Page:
Unless the fluid 84 is the dielectric fluid used for effecting a cutting operation on the workpiece by electrical discharges, the flow of pressurized fluid used for the threading or rethreading operation is interrupted and replaced by an appropriate dielectric fluid being fed by the conduit 90 consecutively into the chamber 88 in the block 40 and the chamber 100 in the sleeve 94.
During a cutting operation, it is desirable to lift the sleeve 94 such that its end provided with the O-ring 98 no longer engages the surface of the workpiece 12, for the purpose of avoiding the formation of gas bubbles in the chamber 100. Such an arrangement is necessary because gas bubbles, in an enclosure containing a fluid under pressure, may rupture the relatively fragile eleatrode wire 14 by impact upon the wire. In the alternative, and in addition, the gas contained in the chamber 100 may cause a risk of explosion.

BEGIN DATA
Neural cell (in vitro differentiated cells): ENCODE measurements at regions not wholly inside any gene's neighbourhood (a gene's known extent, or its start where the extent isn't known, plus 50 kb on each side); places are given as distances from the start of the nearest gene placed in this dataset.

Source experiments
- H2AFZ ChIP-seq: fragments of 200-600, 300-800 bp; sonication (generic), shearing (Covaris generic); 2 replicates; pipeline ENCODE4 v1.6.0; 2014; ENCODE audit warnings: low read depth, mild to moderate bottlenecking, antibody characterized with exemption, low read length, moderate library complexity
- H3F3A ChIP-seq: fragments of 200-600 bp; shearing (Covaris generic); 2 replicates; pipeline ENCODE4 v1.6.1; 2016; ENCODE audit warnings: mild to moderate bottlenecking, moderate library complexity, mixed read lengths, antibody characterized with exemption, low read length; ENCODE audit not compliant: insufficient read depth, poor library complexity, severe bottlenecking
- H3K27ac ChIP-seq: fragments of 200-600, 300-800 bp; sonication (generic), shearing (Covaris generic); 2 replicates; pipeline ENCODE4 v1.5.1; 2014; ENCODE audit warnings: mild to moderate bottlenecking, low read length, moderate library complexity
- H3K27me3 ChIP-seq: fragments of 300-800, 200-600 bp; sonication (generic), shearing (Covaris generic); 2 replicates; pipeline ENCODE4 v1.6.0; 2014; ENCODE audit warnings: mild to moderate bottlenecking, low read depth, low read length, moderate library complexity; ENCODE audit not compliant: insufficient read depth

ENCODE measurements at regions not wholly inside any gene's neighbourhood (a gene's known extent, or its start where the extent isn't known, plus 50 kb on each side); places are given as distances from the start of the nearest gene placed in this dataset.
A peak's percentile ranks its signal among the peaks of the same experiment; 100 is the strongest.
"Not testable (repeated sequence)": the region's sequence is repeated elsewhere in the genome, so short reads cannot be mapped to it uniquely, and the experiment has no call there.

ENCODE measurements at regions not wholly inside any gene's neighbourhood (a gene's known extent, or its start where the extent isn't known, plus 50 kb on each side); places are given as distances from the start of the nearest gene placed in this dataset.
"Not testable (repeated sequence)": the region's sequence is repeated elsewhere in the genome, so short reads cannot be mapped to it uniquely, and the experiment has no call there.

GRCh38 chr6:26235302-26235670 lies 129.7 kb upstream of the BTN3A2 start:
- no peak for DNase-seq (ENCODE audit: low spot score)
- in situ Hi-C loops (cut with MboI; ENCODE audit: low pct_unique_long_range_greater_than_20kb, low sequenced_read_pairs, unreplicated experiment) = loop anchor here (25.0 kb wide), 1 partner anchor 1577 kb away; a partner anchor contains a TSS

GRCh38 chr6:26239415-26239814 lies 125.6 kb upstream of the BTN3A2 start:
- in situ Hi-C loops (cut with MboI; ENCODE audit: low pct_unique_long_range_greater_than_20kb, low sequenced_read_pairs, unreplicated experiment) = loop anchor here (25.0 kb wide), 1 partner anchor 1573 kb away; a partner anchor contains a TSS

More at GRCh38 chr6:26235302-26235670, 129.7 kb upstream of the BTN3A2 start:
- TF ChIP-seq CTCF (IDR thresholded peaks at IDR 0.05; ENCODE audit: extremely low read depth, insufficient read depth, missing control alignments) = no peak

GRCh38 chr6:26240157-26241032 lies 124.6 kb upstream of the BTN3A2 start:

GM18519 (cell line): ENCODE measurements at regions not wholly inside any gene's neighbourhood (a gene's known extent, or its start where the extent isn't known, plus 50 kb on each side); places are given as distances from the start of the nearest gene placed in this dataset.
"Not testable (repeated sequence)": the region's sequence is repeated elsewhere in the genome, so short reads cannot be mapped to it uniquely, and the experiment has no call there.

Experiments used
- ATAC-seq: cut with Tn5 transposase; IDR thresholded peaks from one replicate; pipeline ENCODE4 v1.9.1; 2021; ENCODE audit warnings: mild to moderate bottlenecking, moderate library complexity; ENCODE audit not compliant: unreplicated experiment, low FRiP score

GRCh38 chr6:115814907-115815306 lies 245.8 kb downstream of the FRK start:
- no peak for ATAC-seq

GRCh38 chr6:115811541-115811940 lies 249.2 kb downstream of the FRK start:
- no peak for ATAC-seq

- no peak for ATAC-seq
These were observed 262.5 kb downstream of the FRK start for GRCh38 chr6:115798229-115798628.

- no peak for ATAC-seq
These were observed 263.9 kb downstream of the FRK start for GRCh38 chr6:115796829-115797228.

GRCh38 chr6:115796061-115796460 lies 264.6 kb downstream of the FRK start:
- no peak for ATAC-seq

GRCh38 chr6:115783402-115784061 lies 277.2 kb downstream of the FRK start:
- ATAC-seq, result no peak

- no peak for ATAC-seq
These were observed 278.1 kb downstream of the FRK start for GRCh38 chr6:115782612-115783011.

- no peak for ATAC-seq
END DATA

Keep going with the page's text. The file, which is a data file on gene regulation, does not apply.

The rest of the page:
For the purpose of lifting the sleeve 94 relative to the block 40, the sleeve 94 is provided with an internally projecting radial shoulder 102 in sliding engagement with a reduced diameter peripheral portion 104 of the block 40, and the block 40 is provided with an outwardly projecting annular portion 106 in sliding engagement with the inner bore surface 108 of the sleeve 94. The shoulder portion 106 of the block 40 and the annular portion 102 of the sleeve 94 form therebetween an annular chamber 110 in which fluid under pressure may be introduced through a conduit 111, with the result that the sleeve 94 is displaced upwardly relative to the block 40, thus compressing the coil spring 96, and opening the chamber 100 to the ambient such as to allow gas that may form in the chamber 100, during cutting of the workpiece 12 by electrical discharges to escape to the atmosphere.